Mediators between the Peruvian government and leftist rebels holding scores of hostages have outlined a tentative agreement to end the standoff, by which the rebels would give up their captives and leave Peru in exchange for a chance at early parole for some of their jailed comrades, according to a diplomat close to the negotiations.
The diplomat, who spoke this week on condition of anonymity, said that the two sides had not completely agreed to all the points but that the mediators believed the agreement could serve as a bridge for a peaceful way out of the crisis, nearing its 100th day.
Until now, negotiations have been blocked by the demand of Nestor Cerpa Cartolini, the rebel leader, for the liberation of more than 400 of his comrades in the Tupac Amaru Revolutionary Movement, known by its Spanish initials as the MRTA. President Alberto Fujimori of Peru has refused to allow any releases.
“The most important thing is to convince Cerpa that the liberation of 400 prisoners is not viable politically and that what is needed is a political solution,” the diplomat said.
Responding on Thursday to a report in the Japanese press that he had agreed to pardon Tupac Amaru rebels, Fujimori said he “vehemently, overwhelmingly and definitively” denied any agreement that would include liberating guerrillas. “Since this incident does not end here, but will set a precedent for Peru and the international community, there can be no concessions to terrorists,” Fujimori said.
At the same time, police stepped up activities outside the hostage compound, suggesting that the standoff could still end in violent confrontation.
Fujimori said the government’s position remained the same: “Not a single terrorist who is convicted with just, proven cause will be released. If anybody has understood that MRTA prisoners will be released, they are completely wrong, because the security of Peru comes before any other issue.”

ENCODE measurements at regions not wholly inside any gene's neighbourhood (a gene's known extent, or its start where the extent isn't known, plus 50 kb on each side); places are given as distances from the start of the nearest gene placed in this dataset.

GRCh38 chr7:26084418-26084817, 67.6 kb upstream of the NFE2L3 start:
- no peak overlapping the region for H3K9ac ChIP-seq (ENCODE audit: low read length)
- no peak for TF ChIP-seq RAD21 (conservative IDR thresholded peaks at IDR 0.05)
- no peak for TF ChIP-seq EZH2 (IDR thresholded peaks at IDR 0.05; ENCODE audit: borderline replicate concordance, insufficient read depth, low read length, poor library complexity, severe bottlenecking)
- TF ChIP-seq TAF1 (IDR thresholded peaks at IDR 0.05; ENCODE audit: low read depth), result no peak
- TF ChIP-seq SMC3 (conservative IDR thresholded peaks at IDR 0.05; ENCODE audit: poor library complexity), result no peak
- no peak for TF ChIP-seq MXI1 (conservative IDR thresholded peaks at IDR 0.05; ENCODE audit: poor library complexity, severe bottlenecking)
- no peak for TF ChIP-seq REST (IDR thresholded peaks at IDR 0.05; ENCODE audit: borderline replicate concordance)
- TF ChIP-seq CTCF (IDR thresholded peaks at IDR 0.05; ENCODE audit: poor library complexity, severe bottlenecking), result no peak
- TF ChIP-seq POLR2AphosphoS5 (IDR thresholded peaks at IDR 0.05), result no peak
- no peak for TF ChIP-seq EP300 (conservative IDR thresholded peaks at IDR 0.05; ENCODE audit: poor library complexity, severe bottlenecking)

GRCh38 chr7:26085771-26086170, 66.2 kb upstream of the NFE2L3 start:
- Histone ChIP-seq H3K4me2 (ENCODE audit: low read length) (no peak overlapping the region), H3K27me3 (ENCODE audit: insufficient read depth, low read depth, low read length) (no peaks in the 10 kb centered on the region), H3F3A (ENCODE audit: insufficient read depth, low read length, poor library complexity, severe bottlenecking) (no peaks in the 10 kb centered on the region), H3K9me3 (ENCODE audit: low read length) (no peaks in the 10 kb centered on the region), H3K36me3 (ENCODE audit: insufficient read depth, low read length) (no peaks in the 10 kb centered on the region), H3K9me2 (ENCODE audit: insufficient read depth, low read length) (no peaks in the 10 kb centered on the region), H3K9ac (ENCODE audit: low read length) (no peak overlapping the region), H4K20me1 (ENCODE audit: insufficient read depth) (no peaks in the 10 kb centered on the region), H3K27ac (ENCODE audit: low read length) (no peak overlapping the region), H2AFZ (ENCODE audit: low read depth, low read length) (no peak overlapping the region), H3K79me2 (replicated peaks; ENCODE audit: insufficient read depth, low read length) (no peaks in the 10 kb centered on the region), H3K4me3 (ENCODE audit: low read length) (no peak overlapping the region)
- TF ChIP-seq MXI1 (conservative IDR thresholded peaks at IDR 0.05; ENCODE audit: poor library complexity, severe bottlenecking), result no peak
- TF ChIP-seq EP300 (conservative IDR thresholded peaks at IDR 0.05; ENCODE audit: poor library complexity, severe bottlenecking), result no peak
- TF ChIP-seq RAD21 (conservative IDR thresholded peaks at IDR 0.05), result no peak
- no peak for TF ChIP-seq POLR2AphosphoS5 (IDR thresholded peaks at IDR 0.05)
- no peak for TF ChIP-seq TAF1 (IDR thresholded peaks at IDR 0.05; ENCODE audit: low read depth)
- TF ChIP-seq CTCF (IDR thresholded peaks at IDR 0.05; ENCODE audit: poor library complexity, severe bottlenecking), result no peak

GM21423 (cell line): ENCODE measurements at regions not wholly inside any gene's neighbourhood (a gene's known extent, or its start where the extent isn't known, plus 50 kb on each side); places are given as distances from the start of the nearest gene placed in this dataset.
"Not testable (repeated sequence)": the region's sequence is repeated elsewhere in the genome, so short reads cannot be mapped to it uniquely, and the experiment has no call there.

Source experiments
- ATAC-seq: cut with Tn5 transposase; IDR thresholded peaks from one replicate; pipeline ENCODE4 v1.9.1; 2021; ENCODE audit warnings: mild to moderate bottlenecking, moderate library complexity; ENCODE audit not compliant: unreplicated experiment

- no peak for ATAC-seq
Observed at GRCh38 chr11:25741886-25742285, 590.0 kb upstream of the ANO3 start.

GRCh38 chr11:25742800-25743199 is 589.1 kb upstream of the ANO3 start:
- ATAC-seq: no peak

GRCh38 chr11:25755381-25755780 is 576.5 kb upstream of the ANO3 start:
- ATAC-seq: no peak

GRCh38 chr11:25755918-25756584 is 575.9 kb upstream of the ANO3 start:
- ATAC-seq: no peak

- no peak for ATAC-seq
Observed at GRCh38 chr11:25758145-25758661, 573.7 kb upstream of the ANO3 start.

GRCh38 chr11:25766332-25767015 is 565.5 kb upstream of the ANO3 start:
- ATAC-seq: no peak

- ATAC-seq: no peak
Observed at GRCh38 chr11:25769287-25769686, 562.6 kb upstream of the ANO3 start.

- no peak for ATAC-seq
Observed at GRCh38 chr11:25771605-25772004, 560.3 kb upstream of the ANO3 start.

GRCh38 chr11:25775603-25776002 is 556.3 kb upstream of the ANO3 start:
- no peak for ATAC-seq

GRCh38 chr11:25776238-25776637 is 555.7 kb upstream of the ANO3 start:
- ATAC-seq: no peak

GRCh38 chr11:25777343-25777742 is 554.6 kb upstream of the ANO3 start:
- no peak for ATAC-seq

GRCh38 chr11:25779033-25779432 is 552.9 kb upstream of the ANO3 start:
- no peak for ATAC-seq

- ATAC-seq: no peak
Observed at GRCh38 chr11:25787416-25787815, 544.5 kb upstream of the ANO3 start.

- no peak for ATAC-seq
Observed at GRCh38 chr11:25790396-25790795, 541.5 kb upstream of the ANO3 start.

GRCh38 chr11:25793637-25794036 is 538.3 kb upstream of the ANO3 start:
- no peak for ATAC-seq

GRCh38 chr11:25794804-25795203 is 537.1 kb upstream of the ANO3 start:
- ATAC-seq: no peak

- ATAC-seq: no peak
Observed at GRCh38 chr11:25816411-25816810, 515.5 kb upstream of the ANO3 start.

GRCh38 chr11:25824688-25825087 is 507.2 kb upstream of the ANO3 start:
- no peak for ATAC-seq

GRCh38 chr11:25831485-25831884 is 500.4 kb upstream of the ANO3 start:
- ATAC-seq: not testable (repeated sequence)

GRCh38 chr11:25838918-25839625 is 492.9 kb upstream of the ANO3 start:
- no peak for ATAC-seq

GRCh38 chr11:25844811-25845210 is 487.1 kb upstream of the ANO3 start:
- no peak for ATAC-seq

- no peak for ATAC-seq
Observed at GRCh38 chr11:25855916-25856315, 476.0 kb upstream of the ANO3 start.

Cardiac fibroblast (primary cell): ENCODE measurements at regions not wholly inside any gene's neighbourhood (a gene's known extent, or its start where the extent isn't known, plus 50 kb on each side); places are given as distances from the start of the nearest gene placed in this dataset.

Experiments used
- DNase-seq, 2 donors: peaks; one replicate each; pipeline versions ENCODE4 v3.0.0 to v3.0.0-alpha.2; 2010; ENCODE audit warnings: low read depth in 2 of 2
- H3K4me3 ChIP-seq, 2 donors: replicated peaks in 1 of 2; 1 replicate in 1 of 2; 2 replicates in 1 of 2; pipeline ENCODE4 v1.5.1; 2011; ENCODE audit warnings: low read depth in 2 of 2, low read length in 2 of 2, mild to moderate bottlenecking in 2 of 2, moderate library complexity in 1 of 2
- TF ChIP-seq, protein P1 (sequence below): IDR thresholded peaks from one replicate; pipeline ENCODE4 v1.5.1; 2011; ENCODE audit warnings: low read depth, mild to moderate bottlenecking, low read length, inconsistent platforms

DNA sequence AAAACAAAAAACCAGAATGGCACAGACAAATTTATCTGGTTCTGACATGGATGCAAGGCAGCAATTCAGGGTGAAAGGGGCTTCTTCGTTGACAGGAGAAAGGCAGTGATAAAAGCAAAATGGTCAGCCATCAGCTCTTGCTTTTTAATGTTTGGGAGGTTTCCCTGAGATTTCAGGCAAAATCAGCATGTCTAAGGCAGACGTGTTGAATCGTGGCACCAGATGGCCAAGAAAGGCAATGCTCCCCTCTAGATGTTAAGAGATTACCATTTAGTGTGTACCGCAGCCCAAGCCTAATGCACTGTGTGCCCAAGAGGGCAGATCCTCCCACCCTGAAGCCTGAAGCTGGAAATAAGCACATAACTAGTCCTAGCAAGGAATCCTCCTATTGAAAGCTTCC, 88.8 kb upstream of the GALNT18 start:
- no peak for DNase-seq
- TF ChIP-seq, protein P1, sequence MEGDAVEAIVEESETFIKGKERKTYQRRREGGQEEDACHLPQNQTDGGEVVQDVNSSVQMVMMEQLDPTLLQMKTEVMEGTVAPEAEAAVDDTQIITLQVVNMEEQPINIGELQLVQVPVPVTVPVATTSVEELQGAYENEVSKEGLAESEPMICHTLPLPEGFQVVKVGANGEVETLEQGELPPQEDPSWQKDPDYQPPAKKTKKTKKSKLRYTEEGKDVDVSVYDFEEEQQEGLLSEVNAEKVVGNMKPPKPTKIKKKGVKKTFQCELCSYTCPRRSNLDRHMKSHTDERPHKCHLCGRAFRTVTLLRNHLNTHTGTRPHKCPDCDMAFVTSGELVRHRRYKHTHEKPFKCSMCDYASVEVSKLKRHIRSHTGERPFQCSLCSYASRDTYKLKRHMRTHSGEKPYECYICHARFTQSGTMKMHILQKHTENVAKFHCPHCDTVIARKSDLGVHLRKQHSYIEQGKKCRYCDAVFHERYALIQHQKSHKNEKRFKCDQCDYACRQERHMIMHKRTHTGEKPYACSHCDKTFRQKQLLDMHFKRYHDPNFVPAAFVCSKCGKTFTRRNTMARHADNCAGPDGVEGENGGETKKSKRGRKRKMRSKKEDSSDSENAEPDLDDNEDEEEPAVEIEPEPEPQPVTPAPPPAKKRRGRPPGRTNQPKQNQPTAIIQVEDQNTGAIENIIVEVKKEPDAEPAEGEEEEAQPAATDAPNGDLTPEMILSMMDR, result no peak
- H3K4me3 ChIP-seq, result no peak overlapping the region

Fujimori’s denial, however, did not appear to rule out the kind of deal outlined by the diplomat - a deal that would not release the prisoners but put some of them, those not convicted of violent crimes, through an existing program of judicial review.
As the stage was set for Holy Week to begin - a time Fujimori had predicted would bring the end of the crisis - pressure grew for a solution, by whatever means. Police further isolated the besieged residence with concrete barricades and armored personnel carriers.
Inside the residence, hostages have grown depressed, many of them sleeping through the day, foreign officials said. The rebels, believing that the last hostage released for medical reasons, police Gen. Jose Rivas, faked illness and passed crucial intelligence to police, have since locked up and segregated their military captives and refused any further releases, a diplomat said.
Television news reports these days show police SWAT teams practicing raids on a mockup of the residence.
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